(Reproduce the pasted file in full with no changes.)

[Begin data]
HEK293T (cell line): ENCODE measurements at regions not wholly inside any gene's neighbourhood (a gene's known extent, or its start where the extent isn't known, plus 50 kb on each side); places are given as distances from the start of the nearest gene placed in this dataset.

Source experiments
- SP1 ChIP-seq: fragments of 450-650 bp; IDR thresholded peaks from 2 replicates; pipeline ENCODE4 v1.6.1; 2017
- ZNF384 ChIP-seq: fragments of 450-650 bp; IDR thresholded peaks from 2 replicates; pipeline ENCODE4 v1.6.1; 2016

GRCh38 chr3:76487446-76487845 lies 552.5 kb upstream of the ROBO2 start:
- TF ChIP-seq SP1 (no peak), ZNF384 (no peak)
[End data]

HEK293T (cell line): ENCODE measurements at regions not wholly inside any gene's neighbourhood (a gene's known extent, or its start where the extent isn't known, plus 50 kb on each side); places are given as distances from the start of the nearest gene placed in this dataset.

Source experiments
- SP1 ChIP-seq: fragments of 450-650 bp; IDR thresholded peaks from 2 replicates; pipeline ENCODE4 v1.6.1; 2017
- ZNF384 ChIP-seq: fragments of 450-650 bp; IDR thresholded peaks from 2 replicates; pipeline ENCODE4 v1.6.1; 2016

GRCh38 chr3:76487446-76487845 lies 552.5 kb upstream of the ROBO2 start:
- TF ChIP-seq SP1 (no peak), ZNF384 (no peak)